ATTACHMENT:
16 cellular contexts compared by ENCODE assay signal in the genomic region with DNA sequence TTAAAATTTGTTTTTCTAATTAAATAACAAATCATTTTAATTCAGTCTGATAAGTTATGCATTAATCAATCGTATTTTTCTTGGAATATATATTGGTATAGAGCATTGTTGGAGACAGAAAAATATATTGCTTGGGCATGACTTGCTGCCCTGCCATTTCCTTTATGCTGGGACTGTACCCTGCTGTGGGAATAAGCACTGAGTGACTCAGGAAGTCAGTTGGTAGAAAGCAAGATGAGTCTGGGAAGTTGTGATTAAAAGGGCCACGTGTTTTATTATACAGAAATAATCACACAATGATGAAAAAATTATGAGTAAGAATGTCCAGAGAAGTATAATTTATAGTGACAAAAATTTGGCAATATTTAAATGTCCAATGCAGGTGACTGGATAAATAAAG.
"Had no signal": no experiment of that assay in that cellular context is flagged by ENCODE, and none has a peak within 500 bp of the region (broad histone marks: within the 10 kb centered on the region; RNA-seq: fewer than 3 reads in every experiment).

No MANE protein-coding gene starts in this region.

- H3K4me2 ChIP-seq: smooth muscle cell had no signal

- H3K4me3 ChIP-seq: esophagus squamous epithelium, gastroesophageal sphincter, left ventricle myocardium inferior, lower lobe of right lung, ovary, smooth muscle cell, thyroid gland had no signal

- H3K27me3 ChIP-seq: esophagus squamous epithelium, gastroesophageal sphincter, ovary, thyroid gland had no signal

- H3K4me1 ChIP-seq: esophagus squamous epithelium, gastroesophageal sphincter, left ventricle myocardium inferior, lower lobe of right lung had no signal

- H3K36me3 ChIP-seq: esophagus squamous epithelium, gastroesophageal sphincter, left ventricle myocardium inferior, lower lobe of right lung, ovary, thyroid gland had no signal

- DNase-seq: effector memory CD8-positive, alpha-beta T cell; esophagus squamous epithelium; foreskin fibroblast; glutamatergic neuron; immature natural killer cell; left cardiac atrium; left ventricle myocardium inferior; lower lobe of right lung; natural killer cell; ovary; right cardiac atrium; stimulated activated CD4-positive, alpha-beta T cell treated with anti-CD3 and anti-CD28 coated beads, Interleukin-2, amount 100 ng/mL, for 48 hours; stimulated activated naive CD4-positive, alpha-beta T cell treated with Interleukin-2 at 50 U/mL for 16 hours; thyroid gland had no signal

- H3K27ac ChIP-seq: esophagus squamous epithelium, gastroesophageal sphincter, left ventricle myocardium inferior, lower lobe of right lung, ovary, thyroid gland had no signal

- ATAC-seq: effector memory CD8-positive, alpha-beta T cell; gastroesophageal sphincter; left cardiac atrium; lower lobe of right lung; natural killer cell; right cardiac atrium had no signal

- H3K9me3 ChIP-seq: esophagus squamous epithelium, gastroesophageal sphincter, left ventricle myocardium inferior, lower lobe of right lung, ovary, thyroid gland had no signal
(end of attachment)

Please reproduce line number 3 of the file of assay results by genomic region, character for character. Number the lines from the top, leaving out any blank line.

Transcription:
No MANE protein-coding gene starts in this region.